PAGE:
YouTubers on the big screen: A look at upcoming digital films with online stars


Comedic YouTube duo Anthony Padilla and Ian Hecox, known as Smosh, weren’t the first and certainly won’t be the last digital stars to take their talent to the big screen. This year, digital content creators are expected to star in a dozen feature films that will be released on various video-on-demand platforms.

The slew of digital releases comes as no surprise as younger audiences increasingly gravitate toward online stars, who have racked up millions of fans on YouTube, Vine, Instagram and other digital platforms.

A recent study from Defy Media, the digital entertainment company behind “Smosh: The Movie,” found the desired 13-to-24-year-old age bracket watches 11.3 hours of free online video and 10.8 hours of subscription online video weekly. Those figures are nearly twice the time reported for free online TV offerings from broadcast and cable networks (6.4 hours) or for regularly scheduled TV (8.3 hours).


Sixty-seven percent of those surveyed said digital delivers the content they want to watch and to which they can relate. By comparison, 41% said the more traditional TV platform has content to which they can relate.

Smosh’s movie follows successful rollouts for “Camp Takota,” which stars Grace Helbig, Hannah Hart and Mamrie Hart, and “Expelled,” which stars Vine creator Cameron Dallas.

“Camp Takota,” released in February 2014, outperformed Oscar-nominated films on iTunes the week before the Academy Awards. George Strompolos, CEO of YouTube network Fullscreen, said at the Re-Code conference in December that the film sold “hundreds of thousands” of copies.

“Expelled,” which came out in December 2014, follows Felix (Dallas), a legendary prankster who seems to always charm his way out of trouble. The film was trending worldwide on Twitter after its Los Angeles premiere. It debuted at No.1 on iTunes and stayed in the top 10 for four weeks.

As consumer appetite for online videos continues to surge, Hollywood has taken more of an interest in creating or investing in digital content.

GRB Entertainment, a company that has primarily made reality TV shows for the last three decades, is shifting gears to focus on digital films.

First up in GRB’s digital film slate is “Bad Night,” which follows YouTube stars Lauren Elizabeth Luthringshausen and Jenn McAllister. Traditional Hollywood stars, including Matt Walsh (from HBO’s “Veep”) and Adam Pally (from “The Mindy Project”), co-star. It launched on Vimeo on Tuesday.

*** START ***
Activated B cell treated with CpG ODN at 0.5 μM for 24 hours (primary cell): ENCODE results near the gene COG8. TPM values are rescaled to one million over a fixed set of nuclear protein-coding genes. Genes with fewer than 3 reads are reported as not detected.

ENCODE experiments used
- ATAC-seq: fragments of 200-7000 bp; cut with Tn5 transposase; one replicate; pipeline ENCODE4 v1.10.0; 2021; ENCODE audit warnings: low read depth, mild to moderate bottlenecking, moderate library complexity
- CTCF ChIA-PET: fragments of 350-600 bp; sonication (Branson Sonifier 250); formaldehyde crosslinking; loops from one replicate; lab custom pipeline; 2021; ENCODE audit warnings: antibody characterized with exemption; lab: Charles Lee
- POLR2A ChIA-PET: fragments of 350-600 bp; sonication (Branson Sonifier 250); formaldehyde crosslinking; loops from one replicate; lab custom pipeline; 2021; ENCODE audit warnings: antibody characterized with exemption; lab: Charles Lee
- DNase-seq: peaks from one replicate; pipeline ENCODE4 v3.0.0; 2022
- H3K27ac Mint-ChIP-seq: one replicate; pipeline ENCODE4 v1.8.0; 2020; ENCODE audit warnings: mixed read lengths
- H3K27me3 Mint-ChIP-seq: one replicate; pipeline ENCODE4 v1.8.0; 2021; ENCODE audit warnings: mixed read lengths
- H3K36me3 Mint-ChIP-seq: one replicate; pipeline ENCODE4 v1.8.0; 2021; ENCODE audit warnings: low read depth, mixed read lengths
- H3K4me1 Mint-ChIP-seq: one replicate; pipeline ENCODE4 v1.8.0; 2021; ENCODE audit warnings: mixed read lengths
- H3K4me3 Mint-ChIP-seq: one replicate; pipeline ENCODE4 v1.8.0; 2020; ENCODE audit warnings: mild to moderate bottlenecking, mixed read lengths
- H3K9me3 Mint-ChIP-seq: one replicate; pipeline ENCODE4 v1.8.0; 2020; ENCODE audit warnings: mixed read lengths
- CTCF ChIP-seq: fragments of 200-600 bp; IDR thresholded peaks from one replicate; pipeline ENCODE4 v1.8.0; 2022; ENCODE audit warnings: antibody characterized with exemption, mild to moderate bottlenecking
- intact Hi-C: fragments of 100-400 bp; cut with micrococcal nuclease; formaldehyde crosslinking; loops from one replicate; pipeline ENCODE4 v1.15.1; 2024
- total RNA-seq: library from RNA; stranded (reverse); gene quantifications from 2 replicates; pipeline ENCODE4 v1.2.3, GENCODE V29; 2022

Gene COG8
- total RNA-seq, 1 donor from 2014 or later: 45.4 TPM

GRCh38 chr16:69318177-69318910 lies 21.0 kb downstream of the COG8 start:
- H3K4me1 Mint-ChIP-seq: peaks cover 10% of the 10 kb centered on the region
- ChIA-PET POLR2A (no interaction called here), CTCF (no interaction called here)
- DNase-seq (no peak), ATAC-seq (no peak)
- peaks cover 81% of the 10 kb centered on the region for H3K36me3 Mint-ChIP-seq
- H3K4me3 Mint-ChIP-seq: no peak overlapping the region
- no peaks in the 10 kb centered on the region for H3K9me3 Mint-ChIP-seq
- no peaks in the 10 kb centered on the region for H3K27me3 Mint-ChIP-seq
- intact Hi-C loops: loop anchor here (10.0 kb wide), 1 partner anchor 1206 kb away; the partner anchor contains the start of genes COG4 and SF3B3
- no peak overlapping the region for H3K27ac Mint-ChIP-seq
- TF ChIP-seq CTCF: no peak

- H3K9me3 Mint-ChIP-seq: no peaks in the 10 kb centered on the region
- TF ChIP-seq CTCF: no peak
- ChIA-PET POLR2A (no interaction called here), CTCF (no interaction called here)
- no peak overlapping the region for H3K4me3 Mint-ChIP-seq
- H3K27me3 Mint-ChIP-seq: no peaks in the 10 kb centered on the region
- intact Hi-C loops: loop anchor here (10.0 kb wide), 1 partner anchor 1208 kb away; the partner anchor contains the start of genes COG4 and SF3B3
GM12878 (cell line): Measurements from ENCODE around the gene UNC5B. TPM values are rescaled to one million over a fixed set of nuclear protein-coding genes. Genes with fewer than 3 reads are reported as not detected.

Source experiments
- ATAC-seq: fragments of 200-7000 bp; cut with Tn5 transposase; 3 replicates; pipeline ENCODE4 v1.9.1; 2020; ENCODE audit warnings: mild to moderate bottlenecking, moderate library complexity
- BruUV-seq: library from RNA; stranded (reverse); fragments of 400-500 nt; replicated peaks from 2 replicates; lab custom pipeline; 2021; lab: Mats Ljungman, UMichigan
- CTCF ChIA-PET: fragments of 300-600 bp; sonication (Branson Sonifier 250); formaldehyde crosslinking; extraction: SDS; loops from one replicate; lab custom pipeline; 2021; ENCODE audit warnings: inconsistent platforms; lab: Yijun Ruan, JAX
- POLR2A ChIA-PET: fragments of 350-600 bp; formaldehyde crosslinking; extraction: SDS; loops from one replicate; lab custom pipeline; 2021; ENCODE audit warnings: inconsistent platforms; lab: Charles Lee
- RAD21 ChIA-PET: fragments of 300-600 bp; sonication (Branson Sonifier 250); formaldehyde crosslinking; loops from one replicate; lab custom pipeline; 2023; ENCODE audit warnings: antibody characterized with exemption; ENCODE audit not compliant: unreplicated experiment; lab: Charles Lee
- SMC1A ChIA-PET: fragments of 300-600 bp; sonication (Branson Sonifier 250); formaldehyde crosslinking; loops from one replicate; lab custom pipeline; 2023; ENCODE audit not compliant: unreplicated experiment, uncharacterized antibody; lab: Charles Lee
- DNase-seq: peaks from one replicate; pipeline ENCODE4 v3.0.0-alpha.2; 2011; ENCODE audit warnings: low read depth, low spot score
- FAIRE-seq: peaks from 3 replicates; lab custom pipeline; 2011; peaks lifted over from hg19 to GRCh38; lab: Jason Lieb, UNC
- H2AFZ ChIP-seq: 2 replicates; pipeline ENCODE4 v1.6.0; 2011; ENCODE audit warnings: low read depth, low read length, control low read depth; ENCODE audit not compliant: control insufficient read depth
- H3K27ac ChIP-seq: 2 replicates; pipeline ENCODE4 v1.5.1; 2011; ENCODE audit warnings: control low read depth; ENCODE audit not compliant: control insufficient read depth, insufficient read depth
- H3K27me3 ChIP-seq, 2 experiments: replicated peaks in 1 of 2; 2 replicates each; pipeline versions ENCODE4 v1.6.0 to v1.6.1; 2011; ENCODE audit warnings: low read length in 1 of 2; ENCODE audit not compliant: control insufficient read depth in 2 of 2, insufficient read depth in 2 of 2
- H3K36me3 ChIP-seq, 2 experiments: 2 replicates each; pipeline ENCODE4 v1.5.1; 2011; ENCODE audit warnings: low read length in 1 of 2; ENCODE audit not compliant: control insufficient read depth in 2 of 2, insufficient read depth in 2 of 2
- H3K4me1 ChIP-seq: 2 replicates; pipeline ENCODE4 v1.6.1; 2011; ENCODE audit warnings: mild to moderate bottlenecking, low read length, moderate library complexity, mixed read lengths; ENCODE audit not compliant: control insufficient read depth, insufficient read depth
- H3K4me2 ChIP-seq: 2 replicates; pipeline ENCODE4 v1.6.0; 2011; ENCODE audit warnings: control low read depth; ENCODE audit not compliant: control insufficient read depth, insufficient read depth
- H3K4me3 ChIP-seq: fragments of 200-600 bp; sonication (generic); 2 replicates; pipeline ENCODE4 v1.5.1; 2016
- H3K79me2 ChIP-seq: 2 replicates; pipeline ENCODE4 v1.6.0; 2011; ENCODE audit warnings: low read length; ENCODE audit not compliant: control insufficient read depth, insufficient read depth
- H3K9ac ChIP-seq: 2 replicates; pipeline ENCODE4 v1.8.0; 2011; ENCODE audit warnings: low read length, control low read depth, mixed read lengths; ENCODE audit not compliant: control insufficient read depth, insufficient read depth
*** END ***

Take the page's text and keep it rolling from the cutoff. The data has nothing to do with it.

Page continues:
“It was a tremendous learning curve for us to understand the nuances, the ever-evolving platforms and the process a digital film needs to go through in order to get the viewers,” said Gary Benz, president and CEO of GRB Entertainment. “You have to distribute and sequence the film correctly to maximize the value.”

SuperGravity Pictures, a film studio launched by Max Benator and Marc Hustvedt, is taking its first film, “The Chosen,” to VidCon, a three-day conference held at the Anaheim Convention Center that links some 20,000 attendees with digital stars. The supernatural thriller, which stars YouTube star Kian Lawley, premieres on Friday.

Astronauts Wanted, the new-media youth-content brand run by former MTV Networks CEO Judy McGrath, will launch “A Trip to Unicorn Island,” starring YouTuber Lilly Singh, later this year. The company has experienced huge success with its digital reality show “Summerbreak,” which is now in its third season.

YouTube is also jumping on board with the digital film release trend. The video giant announced in April that it is collaborating with AwesomenessTV to release several feature-length films over the next two years.

The hope is that the films will eventually become distributed elsewhere after launching globally on YouTube. The network and video platform are tentatively planning to release the first of the films in fall 2015.

“If someone has enough appeal to draw audiences to go see a feature film, than it doesn’t matter what platform they came from,” Paul Verna, an analyst at EMarketer, told the Los Angeles Times in a recent interview. “At the end of the day, a star is a star.”

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